For meeting the said objective/purpose ( of the PC-PNDT Act), we fail to understand what difference it makes, whether the sonologist or imaging specialist i.e. a person who can use and operate an ultrasound machine, is a mere MBBS or has a Post Graduate qualification in medicine or has experience of one year or has undergone six months training..…
The judgement had a huge impact on the medical fraternity, by removing the restrictions on the legal rules of the performance of ultrasound, thereby allowing even MBBS doctors to make use of the modality. The judgement seemed to have become a bone of contention between the specialists and generalists in the medical community, with many radioloigsts opposing the decision. This finally culminated in IRIA filing a review petition against the said judgement in the apex Court.
A bench of Chief Justice Dipak Misra and Justices A M Khanwilkar and D Y Chandrachud heard arguments on behalf of the Centre and other bodies in favour and against the 2016 Delhi High Court verdict and reserved its interim order on the issue whether some specialist doctors can be allowed to continue doing ultrasonography.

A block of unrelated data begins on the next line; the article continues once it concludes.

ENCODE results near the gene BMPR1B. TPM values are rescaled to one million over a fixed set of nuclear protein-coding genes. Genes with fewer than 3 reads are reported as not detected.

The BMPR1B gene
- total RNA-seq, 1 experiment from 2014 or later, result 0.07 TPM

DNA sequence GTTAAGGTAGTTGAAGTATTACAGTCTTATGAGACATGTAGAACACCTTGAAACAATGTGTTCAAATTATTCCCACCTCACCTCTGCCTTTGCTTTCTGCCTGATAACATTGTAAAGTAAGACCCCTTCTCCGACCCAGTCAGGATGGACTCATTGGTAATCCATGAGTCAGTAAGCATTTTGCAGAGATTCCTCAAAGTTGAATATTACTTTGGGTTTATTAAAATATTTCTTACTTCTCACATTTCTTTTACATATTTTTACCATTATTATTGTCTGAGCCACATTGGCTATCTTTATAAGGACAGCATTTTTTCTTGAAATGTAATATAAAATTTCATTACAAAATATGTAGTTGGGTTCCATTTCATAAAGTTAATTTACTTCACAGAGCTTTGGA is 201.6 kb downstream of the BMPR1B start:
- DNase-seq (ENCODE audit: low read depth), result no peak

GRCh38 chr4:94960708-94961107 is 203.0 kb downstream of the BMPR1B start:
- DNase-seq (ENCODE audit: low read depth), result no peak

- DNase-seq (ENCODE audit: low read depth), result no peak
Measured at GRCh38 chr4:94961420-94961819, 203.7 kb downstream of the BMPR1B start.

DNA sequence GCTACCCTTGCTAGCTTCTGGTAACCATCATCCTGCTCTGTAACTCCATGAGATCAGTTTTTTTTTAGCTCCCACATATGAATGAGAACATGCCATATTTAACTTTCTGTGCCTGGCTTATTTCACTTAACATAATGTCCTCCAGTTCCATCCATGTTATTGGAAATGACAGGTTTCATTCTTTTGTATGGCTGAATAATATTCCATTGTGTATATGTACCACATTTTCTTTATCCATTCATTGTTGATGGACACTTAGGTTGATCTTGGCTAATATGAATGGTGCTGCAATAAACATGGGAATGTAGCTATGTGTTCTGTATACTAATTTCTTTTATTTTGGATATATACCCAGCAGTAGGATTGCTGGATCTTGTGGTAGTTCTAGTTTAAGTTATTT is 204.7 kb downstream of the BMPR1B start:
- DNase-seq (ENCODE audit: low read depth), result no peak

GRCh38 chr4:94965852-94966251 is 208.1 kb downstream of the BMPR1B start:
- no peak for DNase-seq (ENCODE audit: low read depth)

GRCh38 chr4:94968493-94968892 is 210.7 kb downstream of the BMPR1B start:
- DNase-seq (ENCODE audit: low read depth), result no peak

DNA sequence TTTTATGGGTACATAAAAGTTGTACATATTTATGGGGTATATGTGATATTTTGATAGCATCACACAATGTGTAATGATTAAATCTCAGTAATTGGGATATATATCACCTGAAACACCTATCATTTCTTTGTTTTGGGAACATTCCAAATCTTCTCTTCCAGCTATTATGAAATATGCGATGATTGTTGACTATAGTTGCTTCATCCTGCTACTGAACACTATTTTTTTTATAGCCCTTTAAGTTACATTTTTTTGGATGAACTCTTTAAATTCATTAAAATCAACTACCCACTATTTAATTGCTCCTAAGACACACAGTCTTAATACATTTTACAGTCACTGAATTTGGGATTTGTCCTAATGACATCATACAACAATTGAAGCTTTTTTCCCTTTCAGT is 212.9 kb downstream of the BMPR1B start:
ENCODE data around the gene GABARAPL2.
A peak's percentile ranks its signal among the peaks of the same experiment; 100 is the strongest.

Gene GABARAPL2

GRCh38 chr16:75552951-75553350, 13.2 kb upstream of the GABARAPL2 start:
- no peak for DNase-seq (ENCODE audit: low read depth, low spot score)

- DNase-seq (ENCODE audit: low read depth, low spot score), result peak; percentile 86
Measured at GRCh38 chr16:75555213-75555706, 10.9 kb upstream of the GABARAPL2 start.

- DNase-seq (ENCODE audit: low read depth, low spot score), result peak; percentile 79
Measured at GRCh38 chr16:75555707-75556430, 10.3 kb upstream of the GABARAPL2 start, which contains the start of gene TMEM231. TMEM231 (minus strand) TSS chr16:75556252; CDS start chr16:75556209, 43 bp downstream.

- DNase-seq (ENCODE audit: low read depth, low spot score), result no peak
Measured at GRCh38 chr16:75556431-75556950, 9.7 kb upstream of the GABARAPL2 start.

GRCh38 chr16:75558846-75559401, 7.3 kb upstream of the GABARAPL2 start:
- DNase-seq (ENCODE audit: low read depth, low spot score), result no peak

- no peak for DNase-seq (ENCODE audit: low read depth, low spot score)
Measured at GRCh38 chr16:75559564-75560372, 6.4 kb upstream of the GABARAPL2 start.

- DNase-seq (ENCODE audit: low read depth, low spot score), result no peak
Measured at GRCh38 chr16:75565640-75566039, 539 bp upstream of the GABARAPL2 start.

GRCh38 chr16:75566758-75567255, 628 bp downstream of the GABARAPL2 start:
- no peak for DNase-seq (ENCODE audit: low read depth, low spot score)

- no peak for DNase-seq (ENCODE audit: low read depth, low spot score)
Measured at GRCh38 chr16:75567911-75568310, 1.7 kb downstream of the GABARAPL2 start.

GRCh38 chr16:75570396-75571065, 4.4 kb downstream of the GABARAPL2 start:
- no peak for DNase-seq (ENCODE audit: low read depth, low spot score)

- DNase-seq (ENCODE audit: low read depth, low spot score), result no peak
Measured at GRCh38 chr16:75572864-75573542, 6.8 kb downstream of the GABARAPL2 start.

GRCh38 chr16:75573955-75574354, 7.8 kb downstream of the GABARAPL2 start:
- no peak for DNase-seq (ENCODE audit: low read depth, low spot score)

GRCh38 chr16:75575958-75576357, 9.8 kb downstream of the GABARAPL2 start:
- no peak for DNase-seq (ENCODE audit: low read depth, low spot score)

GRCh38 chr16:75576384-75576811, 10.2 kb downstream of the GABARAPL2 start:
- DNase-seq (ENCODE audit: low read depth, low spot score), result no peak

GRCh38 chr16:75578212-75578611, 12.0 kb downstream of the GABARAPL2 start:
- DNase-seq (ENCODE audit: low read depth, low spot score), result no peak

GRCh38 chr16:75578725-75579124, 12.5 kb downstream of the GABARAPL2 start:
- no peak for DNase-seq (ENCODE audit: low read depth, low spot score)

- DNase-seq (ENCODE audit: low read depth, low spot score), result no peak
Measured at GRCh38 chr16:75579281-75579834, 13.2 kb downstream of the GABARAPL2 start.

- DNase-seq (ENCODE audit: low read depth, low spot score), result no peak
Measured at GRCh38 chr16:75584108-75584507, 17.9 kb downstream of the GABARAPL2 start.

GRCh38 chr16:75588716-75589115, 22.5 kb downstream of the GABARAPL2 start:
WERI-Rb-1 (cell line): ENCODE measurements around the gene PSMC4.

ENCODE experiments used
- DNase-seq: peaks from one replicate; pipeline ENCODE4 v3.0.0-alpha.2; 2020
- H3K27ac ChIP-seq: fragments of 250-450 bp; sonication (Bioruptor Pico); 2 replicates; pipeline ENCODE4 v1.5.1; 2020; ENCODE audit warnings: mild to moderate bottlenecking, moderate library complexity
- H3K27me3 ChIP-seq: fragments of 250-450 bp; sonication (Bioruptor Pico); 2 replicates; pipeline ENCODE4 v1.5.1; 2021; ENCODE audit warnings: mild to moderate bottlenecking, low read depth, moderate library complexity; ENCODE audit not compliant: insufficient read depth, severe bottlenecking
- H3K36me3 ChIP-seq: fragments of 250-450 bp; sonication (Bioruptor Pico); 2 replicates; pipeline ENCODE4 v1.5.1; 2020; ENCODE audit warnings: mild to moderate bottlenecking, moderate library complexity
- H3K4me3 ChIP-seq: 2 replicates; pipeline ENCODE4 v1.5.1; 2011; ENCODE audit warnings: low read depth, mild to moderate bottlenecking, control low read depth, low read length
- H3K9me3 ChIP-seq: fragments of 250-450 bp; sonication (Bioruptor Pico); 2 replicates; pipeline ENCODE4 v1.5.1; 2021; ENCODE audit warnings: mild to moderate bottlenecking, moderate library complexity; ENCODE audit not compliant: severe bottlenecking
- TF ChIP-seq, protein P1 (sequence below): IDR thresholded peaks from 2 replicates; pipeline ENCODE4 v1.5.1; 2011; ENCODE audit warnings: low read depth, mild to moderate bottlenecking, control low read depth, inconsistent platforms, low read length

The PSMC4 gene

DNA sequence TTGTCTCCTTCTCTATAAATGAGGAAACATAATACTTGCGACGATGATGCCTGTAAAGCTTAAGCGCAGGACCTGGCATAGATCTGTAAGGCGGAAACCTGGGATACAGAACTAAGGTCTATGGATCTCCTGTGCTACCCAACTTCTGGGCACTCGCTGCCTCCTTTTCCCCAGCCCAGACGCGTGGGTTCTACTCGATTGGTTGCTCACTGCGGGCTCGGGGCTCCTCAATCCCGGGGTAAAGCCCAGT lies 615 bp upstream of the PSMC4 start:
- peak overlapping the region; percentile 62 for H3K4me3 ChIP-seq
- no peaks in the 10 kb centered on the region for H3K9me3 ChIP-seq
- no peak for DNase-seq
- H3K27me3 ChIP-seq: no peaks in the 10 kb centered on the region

Senior advocate Vikas Singh, appearing for one of the parties, said as an interim measure, cardiologists and gynaecologists may be allowed to continue doing ultrasonography test till the petitions against the High Court order are finally decided.
Additional Solicitor General Pinky Anand, appearing for the Centre, assailed the High Court decision, saying the government was well within its right to frame the rules.
Earlier, the apex court had issued notice on the Centre’s plea challenging the High Court decision setting aside the mandatory six-month training required to perform the ultrasonography.
Besides the Centre, Indian Radiological and Imaging Association, the association of radiologists in the country, had moved the apex court challenging the High Court’s decision on the issue.
The high court had declared the Rule 3(3)(1)(b) framed under the Pre-Conception and Pre-Natal Diagnostic Techniques (PCPNDT) Act, 1994 as ultra vires.
It had also done away with the mandatory six-month training which was earlier required to be able to perform an ultrasound under the ambit of the law.
The PIL, filed by NGO Voluntary Health Association of Punjab, was disposed of in 2016 with the apex court passing a slew of directions to stop female foeticide in the country.